On Saturday Microsoft posted a security advisory about a vulnerability that affects all versions of Internet Explorer from 6 to 11. Together, these versions comprise more than 56 percent of Internet browser market share. That's a lot of copies of vulnerable browsers.
The weakness could allow a hacker to distort what a given user's browser displays to trick him into clicking on a false link. This could then give the hacker control over his computer.
Microsoft said in its post that the company "is aware of limited, targeted attacks" exploiting the flaw. And FireEye, the cybersecurity company that found the weakness and sent it to Microsoft, reports that hackers are especially going after IE versions 9, 10, and 11 through the Adobe Flash plugin. Though that's a slightly smaller window, those three versions still represent almost 32 percent of total browser market share.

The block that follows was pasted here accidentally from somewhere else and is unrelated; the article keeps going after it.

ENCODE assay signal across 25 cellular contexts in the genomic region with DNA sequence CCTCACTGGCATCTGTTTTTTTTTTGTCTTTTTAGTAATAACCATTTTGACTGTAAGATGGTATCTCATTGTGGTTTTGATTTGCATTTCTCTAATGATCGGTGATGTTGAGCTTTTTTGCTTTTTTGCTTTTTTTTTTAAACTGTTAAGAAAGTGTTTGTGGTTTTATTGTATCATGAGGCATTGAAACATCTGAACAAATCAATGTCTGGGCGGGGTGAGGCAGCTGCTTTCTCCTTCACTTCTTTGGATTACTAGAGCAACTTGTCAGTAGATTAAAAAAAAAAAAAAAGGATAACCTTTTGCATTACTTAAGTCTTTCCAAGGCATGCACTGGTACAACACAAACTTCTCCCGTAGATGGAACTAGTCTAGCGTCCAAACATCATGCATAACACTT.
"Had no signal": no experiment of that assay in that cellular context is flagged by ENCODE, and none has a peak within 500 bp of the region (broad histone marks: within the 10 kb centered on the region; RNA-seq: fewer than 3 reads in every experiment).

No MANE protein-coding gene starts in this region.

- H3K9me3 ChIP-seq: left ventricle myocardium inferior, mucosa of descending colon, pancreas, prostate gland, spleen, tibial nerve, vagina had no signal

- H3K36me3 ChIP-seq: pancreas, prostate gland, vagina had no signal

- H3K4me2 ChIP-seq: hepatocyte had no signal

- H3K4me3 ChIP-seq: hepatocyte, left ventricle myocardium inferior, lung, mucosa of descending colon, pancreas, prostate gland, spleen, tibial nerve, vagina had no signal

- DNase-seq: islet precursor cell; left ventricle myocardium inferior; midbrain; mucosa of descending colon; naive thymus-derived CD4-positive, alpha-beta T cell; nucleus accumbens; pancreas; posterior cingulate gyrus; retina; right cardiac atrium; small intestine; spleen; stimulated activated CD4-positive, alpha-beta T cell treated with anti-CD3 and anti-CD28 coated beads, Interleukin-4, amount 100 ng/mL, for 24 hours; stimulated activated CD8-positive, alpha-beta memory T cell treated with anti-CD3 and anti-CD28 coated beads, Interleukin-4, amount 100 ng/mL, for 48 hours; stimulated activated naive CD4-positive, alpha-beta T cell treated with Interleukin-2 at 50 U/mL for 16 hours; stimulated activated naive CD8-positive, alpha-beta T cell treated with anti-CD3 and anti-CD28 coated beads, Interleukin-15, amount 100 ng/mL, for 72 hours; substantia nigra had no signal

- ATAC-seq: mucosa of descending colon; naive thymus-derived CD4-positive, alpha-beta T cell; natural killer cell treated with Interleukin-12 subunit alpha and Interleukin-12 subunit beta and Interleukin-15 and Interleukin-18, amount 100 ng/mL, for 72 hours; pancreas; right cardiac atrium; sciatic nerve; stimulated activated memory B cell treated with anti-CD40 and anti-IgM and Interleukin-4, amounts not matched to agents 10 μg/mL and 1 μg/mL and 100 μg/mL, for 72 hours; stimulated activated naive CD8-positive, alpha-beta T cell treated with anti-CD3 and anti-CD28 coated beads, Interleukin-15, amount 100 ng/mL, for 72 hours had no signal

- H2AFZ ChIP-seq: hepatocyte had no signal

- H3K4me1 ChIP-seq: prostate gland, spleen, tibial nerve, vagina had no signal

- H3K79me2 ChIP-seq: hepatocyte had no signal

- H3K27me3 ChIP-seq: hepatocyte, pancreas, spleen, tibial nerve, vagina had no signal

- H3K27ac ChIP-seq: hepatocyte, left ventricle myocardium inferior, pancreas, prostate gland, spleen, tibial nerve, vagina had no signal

An easy solution to the problem is to let your last action in Internet Explorer be downloading a shiny new browser. But for people who aren't ready to jump ship, Microsoft has a list of workarounds while the company works on a solution, and a patch should be out in the next few weeks.
The vulnerability is also significant, though, because it marks the first discovery of a security flaw since Microsoft ended support for Windows XP. When the company patches the vulnerability, XP won't receive the update. Though other browsers like Chrome and Firefox are still supporting XP for now, this latest security flaw shows how crucial migrating away from XP really is—even though the 13-year-old operating system still has an amazing 28 percent market share. Brand loyalty is one thing, but everyone needs to stop using these old operating systems and versions of IE. Just stop.
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